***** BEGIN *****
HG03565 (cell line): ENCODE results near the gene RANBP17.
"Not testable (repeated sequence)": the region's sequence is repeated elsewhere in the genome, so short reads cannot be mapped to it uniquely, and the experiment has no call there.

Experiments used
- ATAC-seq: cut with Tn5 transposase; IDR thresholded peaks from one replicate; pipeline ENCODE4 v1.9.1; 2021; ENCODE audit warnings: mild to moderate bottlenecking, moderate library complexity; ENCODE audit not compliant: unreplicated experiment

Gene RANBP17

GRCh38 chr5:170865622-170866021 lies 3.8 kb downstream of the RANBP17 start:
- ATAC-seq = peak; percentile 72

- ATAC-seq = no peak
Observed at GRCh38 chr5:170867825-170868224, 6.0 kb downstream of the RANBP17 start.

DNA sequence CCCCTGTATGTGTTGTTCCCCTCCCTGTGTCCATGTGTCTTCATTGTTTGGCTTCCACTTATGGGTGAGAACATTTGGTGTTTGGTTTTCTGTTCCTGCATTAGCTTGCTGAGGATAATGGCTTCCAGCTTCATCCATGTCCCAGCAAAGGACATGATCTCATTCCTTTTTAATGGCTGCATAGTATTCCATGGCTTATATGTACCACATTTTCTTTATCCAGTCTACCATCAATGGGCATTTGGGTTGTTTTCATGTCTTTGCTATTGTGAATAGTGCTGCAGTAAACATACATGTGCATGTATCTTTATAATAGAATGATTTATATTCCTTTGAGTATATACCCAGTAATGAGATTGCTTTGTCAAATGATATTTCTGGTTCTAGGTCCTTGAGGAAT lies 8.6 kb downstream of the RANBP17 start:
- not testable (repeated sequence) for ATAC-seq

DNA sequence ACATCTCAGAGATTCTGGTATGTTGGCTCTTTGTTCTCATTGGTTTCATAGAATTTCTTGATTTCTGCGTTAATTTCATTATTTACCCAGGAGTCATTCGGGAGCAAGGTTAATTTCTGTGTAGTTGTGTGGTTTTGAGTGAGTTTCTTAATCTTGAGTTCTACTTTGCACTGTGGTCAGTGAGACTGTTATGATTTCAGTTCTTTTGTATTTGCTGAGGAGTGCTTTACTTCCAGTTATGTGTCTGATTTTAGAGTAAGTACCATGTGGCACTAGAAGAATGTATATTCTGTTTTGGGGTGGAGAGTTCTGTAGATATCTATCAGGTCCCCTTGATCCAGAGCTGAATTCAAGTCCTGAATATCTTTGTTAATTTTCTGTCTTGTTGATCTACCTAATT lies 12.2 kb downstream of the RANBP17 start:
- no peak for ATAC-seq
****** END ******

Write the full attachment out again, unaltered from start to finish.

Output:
HG03565 (cell line): ENCODE results near the gene RANBP17.
"Not testable (repeated sequence)": the region's sequence is repeated elsewhere in the genome, so short reads cannot be mapped to it uniquely, and the experiment has no call there.

Experiments used
- ATAC-seq: cut with Tn5 transposase; IDR thresholded peaks from one replicate; pipeline ENCODE4 v1.9.1; 2021; ENCODE audit warnings: mild to moderate bottlenecking, moderate library complexity; ENCODE audit not compliant: unreplicated experiment

Gene RANBP17

GRCh38 chr5:170865622-170866021 lies 3.8 kb downstream of the RANBP17 start:
- ATAC-seq = peak; percentile 72

- ATAC-seq = no peak
Observed at GRCh38 chr5:170867825-170868224, 6.0 kb downstream of the RANBP17 start.

DNA sequence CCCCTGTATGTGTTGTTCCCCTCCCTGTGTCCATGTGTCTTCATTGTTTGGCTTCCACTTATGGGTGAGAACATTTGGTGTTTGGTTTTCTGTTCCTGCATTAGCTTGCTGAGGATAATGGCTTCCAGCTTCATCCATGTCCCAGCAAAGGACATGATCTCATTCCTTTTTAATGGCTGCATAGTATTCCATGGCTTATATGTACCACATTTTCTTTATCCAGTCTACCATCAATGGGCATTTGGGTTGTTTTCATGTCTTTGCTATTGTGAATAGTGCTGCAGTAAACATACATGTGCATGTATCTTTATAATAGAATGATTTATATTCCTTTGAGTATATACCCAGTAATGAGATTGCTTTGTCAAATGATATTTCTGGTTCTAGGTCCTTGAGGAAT lies 8.6 kb downstream of the RANBP17 start:
- not testable (repeated sequence) for ATAC-seq

DNA sequence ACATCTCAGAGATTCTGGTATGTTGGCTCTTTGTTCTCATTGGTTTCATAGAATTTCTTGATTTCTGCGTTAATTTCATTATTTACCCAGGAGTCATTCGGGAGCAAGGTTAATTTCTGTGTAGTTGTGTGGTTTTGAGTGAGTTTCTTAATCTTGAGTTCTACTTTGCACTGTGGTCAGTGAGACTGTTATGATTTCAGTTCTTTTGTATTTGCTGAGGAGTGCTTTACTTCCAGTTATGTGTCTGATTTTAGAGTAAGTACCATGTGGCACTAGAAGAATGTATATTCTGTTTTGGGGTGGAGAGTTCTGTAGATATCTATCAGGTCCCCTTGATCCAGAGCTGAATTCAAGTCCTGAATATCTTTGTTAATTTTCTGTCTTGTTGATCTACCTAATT lies 12.2 kb downstream of the RANBP17 start:
- no peak for ATAC-seq